Six water safety tips from Sunsational Swim School that help prevent child drowning:
• Understand the Importance of Learning to Swim – Rather than comparing swim lessons to enrolling a kid in Little League or some other recreational activity to invest in only if the child expresses interest, consider swim lessons an essential life skill. In reality, it is more akin to teaching your child to look both ways before crossing the street.
• It Doesn’t Have to Look Pretty – Swim lessons can and should teach basic water safety skills and the overall goal should be to help a child become comfortable and confident in and around water. It doesn’t have to look like the swimming you see at swim meets with smooth strokes and side breaths. At first, kids just need to be able to breathe, find a pool’s edge, grab the wall and use a ladder or stairs to climb out. The technique will come with time.
• Don’t Teach Treading Water First – While this is a common technique adults use, young children’s bodies are not suited for treading water. A child’s head is almost twice the size of an adult’s head in proportion to the rest of the body and their hands, feet, and muscles are much smaller and much less powerful.
• Avoid Most Flotation Devices – Many foam and air-filled flotation devices teach children to swim in a vertical position. This muscle memory can actually make children more prone to drowning as it defies the back floating position that often feels unnatural but is an essential basic skill to learn.
• Learn Swim Safety Skills and Expectations by Age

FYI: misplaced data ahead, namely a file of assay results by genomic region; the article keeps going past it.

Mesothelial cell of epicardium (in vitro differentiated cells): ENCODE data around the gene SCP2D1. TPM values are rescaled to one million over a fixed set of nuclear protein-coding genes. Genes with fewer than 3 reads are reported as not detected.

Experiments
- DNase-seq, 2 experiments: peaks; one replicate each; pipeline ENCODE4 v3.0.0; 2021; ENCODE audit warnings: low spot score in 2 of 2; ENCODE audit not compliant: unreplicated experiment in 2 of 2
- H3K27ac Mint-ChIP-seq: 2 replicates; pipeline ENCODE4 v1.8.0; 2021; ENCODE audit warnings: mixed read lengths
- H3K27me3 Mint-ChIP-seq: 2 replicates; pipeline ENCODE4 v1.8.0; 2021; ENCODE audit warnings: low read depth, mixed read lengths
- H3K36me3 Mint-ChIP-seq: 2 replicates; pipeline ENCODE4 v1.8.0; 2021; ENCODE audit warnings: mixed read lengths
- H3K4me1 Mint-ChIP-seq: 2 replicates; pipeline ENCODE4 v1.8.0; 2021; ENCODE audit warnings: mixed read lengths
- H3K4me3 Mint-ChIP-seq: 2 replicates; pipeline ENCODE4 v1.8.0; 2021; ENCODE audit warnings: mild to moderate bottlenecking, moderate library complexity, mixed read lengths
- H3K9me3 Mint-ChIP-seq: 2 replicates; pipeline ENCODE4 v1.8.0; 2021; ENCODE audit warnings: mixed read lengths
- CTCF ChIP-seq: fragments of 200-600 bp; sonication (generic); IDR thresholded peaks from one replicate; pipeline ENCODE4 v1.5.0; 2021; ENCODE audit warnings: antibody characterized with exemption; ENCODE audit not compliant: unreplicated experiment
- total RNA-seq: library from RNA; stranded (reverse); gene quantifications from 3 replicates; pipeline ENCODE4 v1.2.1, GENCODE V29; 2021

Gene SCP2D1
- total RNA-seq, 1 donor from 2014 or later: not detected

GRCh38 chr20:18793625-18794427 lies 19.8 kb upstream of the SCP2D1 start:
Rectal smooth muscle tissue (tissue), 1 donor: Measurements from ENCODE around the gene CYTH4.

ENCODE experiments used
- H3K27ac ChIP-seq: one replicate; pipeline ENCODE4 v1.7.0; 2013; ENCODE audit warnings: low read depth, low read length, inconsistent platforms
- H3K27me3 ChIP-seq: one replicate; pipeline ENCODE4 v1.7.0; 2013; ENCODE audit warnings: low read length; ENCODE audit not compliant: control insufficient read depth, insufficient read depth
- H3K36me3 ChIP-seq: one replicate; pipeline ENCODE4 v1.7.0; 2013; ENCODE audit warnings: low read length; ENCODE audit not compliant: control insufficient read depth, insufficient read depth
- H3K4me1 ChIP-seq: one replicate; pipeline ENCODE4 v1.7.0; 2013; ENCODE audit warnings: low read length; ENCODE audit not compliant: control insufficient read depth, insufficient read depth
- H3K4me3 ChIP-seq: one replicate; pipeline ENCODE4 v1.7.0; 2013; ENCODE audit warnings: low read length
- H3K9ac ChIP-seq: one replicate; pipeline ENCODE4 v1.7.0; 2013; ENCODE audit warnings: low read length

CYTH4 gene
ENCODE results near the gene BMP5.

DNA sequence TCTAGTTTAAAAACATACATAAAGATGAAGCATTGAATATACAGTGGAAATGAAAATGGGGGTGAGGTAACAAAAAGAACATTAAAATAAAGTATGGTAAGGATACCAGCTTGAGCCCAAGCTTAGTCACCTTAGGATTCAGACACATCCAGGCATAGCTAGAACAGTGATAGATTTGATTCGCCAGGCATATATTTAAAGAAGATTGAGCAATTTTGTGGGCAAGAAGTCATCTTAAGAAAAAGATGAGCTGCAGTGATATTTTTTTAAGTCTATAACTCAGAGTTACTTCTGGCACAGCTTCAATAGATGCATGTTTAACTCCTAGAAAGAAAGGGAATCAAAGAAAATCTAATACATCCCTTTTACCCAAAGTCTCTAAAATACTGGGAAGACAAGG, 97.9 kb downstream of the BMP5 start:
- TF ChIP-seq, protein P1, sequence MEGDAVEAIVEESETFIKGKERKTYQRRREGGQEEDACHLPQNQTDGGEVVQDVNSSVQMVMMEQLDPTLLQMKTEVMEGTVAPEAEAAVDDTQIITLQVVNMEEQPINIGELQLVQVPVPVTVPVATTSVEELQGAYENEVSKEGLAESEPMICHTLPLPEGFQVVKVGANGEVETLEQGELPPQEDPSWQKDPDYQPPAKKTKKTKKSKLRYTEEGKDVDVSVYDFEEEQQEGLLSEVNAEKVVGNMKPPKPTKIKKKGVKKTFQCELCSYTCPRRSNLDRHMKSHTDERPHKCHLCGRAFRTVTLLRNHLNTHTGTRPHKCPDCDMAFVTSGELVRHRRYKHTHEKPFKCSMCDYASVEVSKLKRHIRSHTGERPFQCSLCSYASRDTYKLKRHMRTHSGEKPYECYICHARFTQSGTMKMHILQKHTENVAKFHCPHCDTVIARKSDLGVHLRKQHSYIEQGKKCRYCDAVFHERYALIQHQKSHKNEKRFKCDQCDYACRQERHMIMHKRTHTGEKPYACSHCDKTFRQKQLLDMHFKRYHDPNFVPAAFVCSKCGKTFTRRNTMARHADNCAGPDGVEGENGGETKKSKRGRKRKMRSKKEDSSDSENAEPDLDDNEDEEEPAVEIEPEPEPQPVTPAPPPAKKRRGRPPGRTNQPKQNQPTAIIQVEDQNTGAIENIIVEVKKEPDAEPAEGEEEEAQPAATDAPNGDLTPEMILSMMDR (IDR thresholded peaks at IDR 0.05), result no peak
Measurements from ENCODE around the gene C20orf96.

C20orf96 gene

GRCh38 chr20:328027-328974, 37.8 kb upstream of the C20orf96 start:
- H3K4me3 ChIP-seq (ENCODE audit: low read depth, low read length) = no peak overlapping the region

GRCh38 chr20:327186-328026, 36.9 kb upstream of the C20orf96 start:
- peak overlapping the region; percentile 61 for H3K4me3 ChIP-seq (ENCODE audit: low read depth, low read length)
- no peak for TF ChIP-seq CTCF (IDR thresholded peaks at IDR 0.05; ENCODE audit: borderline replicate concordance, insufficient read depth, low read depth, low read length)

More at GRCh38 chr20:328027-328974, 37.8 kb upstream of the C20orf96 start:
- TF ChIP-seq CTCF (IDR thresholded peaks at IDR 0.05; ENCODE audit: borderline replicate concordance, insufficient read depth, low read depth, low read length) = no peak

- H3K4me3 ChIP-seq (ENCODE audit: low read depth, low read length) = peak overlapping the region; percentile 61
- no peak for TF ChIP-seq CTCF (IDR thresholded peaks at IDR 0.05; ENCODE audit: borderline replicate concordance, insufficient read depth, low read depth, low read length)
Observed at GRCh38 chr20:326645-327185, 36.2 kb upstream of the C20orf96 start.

○ Ages 1-2: Back Float – Because young children do not have the physical capability to lift their heads to take breaths, being able to flip over or come up from under the water and rest on their back can be life saving. This position also allows them to scream and cry for help.
○ Ages 3-5: Kick Back to the Wall – This is the best age to start swim lessons as there is tremendous physical and developmental growth in this stage. Kids should practice jumping in, turning over and kicking back to the wall with little assistance from the instructor.
○ Ages 5-7: Be Independent in the Water – Most children have had some experience with swimming at this age and are more independent in the water. Kids should be learning basic strokes that allow for more free breathing with their face out of the water (i.e. backstroke).
○ Ages 8 and up: Recognize Signs of Exhaustion – This age group is most at risk of pushing themselves too hard, too far or too deep and becoming panicked. It is important to teach these swimmers to recognize signs of their own exhaustion and know when to rest.
○ Don’t Assume a Child Who Knows How to Swim Isn’t at Risk for Drowning – Even the most experienced swimmers can get too tired or cramp up. Always keep an eye on children in the water.